In the Susukino red light district of Sapporo, a private detective (Yo Oizumi) drinks alcohol with his driver Takada (Ryuhei Matsuda) in his favourite bar. There he receives a phone call from a woman who identifies herself as Kyoko Kondo. The woman asks the detective to complete a simple task. The detective, having an excellent sense for danger, thinks the work is easy and accepts the case. The next day he begins the investigation. Read More »
The Communist Revolution Was Caused By The Sun is the second film of Anton Vidokle’s trilogy on Russian cosmism, a metaphysical philosophy and cultural movement that emerged in the late 19th and early 20th centuries among Russian scientists, intellectuals, artists, and revolutionaries, which speculated on the possibilities of space travel; the use of electromagnetic energies to enhance health, healing, and vitality; and prolonged human lifespan, immortality, and even resurrection. This film focuses specifically on the poetic dimension of the theories of Soviet biophysicist, Alexander Chizhevsky (1897-1964), whose lifework involved the study of the effects of aero-ionization and cosmological fluctuations such as sunspots and solar flares on human health and behaviour. Read More »
This is Cosmos is the first film in a trilogy inspired by the ideas of Russian cosmism, which is a unique phenomenon that emerged in the late 19th century, bringing together religious, philosophical, scientific and aesthetic theories united by a common idea of cosmos as a universal order.
Drawing widely on poems, philosophical texts, scientific writings, academic papers, and historical studies from followers of Cosmism, Anton Vidokle has focused on the writings of philosopher Nikolai Fyodorov, the founder of the movement. In creating his theories of the “Common Cause,” Fyodorov advocated for the development of scientific methods for the radical extension of life and the resurrection of the dead, believing that death was a mistake, “because the energy of cosmos is indestructible, because true religion is a cult of ancestors, because true social equality is immortality for all.” Read More »
Wael Shawky presents his epic video trilogy that recounts the history of The Crusades from an Arab perspective. Inspired by The Crusades Through Arab Eyes by Lebanese historian Amin Maalouf, Shawky’s videos chart the numerous European campaigns to the Holy Land, starting from the early Crusades from 1096–1099 A.D. that are depicted in CABARET CRUSADES: THE HORROR SHOW FILES (2010) and the First and Second Crusades from 1099–1145 A.D. in CABARET CRUSADES: THE PATH TO CAIRO (2012). Read More »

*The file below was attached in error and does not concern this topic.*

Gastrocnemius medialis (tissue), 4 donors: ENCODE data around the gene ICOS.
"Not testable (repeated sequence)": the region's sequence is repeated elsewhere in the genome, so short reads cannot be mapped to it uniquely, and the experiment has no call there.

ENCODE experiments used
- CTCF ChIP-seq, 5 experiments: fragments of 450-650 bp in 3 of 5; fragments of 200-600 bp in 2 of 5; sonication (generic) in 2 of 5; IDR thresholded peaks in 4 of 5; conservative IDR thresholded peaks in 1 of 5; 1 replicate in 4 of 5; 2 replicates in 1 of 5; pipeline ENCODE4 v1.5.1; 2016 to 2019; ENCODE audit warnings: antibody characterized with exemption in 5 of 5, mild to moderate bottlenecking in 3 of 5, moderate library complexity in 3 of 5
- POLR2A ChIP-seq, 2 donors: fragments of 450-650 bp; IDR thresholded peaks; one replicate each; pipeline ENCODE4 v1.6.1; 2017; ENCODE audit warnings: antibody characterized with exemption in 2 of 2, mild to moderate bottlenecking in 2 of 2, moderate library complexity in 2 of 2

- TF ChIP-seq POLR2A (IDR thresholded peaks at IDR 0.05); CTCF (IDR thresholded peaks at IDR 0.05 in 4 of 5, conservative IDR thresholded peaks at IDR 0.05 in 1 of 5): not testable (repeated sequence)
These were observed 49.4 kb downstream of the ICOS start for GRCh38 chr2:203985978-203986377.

The rich inner world of the renowned Georgian screenwriter, artist and puppeteer Rezo Gabriadze is as fantastic as the animation into which he has poured this story of his life. Rezo’s director son, Leo Gabriadze, who previously made the hit horror film Unfriended (2014), leaves it to his father to talk about a life suffused with magical thinking.
The movie is an autobiographical animated documentary questioning ideas of deep humanity, kindness and survival during the uneasy times after the 2nd World War.
Winner of Best Animated Feature Film at the Asia Pacific Screen Awards. Read More »
The Distant Barking of Dogs is set in Eastern Ukraine on the frontline of the war. The film follows the life of 10-year-old Ukrainian boy Oleg throughout a year, witnessing the gradual erosion of his innocence beneath the pressures of war. Oleg lives with his beloved grandmother, Alexandra, in the small village of Hnutove. Read More »
Near Munich, in Bavaria, Germany, is the Schleißheim Palace, where French filmmaker Alain Resnais shot his film Last Year at Marienbad in 1960. Nearby is the Dachau concentration camp, where thousands of people were killed between 1933 and 1945. An essay about the present and the past, beauty and horror, life and death. Read More »